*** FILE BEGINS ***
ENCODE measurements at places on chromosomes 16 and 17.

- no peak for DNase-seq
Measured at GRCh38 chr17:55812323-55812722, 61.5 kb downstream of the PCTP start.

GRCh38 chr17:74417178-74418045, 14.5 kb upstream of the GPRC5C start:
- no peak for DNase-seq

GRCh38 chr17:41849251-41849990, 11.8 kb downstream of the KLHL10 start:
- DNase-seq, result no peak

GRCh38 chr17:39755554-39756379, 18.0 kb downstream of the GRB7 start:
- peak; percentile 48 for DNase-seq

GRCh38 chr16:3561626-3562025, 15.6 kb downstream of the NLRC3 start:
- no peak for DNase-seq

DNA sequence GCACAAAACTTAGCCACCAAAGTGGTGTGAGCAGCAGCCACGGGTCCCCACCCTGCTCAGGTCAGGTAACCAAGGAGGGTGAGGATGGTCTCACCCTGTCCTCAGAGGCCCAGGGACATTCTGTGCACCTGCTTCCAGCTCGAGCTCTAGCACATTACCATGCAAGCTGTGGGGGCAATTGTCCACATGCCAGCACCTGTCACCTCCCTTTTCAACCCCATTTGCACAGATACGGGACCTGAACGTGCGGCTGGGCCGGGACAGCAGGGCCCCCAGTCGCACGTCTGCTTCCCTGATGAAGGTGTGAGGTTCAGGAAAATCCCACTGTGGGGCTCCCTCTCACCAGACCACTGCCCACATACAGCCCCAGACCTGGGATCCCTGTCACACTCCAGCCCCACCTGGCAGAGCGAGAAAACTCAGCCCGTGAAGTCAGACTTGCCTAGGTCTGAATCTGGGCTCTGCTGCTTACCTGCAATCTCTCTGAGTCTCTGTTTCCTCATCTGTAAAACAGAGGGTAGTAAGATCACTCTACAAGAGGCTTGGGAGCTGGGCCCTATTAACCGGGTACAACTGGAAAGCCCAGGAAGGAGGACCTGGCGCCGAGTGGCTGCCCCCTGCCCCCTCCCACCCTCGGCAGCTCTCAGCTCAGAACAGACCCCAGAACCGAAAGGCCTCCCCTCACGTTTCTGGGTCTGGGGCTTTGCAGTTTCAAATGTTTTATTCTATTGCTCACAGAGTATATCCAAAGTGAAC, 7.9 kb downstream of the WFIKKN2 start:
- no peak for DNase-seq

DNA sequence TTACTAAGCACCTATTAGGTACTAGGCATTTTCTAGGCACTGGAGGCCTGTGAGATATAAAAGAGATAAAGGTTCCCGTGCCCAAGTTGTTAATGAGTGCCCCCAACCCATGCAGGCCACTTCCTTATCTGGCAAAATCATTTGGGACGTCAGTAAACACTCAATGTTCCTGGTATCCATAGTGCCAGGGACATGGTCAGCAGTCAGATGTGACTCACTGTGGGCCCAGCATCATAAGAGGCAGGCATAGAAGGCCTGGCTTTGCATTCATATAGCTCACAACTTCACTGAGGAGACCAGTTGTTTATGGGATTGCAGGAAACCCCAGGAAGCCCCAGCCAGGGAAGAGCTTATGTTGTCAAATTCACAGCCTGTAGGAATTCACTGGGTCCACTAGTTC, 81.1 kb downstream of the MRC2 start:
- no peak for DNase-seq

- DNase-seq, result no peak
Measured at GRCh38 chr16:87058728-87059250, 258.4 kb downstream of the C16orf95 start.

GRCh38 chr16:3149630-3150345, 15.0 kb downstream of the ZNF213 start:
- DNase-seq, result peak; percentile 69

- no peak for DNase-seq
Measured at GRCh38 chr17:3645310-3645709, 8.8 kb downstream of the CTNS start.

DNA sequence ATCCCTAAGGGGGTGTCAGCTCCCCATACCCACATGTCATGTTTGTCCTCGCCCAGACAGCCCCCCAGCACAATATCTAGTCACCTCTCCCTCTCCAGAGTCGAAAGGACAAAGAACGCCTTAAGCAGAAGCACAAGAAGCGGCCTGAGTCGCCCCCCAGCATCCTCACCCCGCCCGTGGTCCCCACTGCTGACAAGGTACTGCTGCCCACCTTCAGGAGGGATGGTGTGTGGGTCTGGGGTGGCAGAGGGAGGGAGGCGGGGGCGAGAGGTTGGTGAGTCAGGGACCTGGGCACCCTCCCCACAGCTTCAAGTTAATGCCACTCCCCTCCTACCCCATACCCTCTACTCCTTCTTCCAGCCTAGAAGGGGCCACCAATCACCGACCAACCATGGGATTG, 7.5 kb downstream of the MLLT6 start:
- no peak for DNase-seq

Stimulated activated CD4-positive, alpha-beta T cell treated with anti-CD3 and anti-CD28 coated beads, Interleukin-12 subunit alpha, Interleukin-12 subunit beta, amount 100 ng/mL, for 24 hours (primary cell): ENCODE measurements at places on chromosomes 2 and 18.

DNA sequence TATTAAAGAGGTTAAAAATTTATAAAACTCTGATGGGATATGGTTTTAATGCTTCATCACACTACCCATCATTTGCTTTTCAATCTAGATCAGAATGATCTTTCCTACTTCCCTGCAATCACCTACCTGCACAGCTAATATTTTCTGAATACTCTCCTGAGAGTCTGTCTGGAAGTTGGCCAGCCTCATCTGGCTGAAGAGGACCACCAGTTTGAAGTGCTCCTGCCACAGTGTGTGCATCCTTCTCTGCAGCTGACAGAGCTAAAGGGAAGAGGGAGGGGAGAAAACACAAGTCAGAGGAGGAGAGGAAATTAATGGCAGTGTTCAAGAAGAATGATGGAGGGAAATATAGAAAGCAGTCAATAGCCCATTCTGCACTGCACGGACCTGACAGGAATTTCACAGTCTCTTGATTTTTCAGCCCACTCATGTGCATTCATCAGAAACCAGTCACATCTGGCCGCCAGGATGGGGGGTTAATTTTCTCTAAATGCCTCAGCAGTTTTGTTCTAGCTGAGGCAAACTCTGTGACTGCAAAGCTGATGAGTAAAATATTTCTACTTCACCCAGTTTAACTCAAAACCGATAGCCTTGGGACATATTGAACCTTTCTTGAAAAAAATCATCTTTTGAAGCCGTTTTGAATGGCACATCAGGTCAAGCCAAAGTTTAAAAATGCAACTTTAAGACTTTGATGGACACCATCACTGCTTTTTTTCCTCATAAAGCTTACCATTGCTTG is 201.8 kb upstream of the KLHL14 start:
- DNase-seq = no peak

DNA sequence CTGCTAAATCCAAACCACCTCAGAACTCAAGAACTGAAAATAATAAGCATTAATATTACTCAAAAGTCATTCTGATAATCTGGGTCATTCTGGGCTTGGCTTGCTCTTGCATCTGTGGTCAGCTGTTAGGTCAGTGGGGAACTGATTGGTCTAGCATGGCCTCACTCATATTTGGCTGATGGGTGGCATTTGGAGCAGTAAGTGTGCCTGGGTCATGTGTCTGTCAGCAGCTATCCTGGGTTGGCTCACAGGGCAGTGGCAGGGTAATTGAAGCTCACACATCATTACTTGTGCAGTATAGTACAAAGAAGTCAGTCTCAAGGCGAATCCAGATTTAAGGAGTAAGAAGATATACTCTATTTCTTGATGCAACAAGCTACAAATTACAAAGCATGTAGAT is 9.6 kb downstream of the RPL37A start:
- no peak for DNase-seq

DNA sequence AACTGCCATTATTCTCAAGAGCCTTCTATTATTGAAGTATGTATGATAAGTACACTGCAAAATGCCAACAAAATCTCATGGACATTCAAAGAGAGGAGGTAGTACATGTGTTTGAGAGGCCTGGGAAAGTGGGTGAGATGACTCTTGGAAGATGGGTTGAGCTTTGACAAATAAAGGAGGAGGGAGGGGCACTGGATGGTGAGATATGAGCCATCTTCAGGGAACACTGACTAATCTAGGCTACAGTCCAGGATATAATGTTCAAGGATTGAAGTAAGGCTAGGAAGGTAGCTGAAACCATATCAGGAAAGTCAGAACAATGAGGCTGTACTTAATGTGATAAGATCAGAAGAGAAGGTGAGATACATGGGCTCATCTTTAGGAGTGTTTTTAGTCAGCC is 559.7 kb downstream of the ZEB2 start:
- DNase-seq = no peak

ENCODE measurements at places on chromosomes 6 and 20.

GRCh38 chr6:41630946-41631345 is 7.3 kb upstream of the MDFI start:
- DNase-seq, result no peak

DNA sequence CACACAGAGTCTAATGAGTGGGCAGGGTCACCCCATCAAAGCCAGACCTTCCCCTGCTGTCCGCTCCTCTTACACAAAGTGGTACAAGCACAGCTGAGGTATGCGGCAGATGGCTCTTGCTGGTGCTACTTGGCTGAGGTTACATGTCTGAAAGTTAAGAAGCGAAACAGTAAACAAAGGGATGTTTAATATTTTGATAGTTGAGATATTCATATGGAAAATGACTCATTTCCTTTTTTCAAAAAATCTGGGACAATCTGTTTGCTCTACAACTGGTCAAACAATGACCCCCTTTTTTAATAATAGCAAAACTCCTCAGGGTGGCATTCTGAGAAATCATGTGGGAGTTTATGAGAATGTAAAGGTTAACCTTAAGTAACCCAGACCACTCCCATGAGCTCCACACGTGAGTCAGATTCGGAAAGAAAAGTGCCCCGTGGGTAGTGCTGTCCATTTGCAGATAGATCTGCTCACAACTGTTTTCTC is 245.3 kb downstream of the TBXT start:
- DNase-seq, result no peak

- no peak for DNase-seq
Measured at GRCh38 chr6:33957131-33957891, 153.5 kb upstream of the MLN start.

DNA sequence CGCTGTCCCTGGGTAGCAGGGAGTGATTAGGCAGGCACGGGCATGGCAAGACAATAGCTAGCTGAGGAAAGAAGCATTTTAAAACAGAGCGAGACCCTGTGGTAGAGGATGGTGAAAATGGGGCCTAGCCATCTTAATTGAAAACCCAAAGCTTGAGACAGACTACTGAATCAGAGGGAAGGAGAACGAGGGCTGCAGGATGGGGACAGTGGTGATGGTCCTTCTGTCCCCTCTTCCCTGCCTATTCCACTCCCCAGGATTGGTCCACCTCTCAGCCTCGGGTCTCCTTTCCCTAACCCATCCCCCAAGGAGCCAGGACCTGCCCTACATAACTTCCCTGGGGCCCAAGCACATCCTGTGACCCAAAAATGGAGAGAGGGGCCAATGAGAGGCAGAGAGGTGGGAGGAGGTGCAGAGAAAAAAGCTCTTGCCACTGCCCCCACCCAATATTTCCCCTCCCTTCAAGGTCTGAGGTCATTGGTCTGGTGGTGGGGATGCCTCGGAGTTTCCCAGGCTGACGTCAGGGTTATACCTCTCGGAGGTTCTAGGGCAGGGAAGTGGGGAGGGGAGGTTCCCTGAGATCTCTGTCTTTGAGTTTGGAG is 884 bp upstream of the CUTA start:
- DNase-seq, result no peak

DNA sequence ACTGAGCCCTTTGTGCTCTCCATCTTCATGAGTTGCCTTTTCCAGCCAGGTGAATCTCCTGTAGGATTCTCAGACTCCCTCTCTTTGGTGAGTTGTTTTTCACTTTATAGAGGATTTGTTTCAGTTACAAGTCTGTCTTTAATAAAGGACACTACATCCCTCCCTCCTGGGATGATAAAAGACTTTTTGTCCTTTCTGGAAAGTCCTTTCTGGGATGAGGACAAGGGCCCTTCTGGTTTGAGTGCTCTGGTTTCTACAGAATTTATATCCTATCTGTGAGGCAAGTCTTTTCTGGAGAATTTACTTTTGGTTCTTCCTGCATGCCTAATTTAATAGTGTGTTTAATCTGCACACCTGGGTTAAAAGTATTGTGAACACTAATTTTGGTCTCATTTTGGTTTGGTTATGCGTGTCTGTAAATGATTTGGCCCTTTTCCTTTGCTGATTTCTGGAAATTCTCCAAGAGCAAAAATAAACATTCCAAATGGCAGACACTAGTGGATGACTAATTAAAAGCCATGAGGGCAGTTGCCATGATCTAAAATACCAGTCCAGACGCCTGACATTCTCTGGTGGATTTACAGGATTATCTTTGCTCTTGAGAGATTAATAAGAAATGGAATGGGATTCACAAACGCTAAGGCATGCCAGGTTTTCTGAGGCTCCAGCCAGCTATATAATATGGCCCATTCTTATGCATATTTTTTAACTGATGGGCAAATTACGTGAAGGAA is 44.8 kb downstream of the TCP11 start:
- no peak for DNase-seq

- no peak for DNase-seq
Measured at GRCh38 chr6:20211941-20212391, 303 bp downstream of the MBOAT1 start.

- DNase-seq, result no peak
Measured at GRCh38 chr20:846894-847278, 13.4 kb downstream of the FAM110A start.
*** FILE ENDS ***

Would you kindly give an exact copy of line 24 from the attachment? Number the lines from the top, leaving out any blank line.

Stimulated activated CD4-positive, alpha-beta T cell treated with anti-CD3 and anti-CD28 coated beads, Interleukin-12 subunit alpha, Interleukin-12 subunit beta, amount 100 ng/mL, for 24 hours (primary cell): ENCODE measurements at places on chromosomes 2 and 18.